Stop selling the past. Make a case for the future.

Let’s first deal with the facts. Last season was the 100-year anniversary of Fenway Park, and that is important. The aforementioned celebration this past April was necessary and well-done. The All-Fenway Team was acknowledged before the final home game of the season in September, and that too was appropriate given the circumstances surrounding the park’s birthday in 2012.

But recognizing the eight-year anniversary of the 2004 championship team? Please stop.

It’s time for ownership to stop leaning so heavily on the equity of good will that they have built up since purchasing the team. Instead, they must reinvest themselves in the 2013, 2014, and 2015 Red Sox. In turn, fans will reinvest accordingly.

Get excited about Will Middlebrooks, not Kevin Millar.

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None of this is easy. Francona was a superb manager during his tenure in Boston. Farrell owns a sub .500 record since taking over his first managerial gig in Toronto. Middlebrooks is heading into his sophomore season as a pro, and in the grand scheme of things, hasn’t done much of anything yet. Conversely, a player like MIllar helped deliver a World Series trophy to this city. It’s understandable why fans and even members of ownership gravitate towards these guys. They’re fun, likable winners.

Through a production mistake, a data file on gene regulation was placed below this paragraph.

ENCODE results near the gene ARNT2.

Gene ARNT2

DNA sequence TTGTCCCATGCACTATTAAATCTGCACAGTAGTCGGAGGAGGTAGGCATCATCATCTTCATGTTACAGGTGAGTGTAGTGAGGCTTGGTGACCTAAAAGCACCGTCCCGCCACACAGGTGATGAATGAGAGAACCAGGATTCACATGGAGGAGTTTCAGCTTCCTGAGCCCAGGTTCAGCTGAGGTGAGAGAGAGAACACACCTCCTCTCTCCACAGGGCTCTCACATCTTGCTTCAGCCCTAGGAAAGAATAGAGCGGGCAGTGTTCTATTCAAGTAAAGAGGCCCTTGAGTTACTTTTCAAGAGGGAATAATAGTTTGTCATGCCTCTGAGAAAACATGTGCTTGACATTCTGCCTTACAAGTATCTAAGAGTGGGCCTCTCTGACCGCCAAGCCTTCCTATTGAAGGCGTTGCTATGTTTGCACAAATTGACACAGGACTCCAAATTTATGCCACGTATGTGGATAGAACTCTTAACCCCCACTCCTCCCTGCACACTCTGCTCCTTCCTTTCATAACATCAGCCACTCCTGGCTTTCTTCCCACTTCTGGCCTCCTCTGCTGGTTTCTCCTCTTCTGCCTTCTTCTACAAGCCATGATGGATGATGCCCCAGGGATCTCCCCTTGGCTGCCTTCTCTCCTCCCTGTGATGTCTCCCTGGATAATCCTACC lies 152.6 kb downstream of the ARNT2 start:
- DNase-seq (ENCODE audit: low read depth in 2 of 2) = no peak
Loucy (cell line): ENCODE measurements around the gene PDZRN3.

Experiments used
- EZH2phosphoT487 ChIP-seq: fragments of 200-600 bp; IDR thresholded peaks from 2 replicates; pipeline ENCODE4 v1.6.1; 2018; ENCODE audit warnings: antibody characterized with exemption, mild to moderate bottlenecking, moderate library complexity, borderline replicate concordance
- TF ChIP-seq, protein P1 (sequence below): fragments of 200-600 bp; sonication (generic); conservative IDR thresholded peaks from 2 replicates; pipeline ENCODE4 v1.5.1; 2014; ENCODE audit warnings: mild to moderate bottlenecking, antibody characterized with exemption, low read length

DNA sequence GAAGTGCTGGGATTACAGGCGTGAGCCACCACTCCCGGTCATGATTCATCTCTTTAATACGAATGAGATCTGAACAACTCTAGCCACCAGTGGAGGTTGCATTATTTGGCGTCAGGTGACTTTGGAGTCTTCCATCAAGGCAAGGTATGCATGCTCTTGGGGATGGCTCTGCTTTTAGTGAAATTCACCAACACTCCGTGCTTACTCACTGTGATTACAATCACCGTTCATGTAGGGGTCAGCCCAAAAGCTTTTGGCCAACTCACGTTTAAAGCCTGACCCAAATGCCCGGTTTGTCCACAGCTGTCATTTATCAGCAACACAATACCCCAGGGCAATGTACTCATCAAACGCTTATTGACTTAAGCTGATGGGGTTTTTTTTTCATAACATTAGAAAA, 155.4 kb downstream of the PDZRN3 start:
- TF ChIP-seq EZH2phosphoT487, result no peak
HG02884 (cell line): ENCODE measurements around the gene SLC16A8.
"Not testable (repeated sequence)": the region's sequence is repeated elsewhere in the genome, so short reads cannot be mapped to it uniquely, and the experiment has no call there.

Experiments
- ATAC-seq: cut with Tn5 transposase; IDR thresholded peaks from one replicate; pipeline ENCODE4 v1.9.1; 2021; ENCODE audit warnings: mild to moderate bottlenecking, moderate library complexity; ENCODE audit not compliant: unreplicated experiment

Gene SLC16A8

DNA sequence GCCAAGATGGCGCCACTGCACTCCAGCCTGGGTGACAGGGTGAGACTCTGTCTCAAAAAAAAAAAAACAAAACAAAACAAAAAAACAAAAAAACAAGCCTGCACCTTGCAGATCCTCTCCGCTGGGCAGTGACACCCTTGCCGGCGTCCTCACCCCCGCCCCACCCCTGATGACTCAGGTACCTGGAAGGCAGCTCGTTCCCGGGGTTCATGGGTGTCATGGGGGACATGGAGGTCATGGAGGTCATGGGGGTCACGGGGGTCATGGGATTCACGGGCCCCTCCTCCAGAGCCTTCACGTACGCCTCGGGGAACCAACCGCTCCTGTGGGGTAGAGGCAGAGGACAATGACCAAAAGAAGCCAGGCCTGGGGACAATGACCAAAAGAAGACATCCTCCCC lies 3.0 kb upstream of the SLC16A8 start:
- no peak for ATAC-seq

And it’s perfectly fine to give Francona a nice ovation when he visits Fenway in an Indians uniform. Let him tip his cap and acknowledge the fans. He deserves that.

But after that, let go.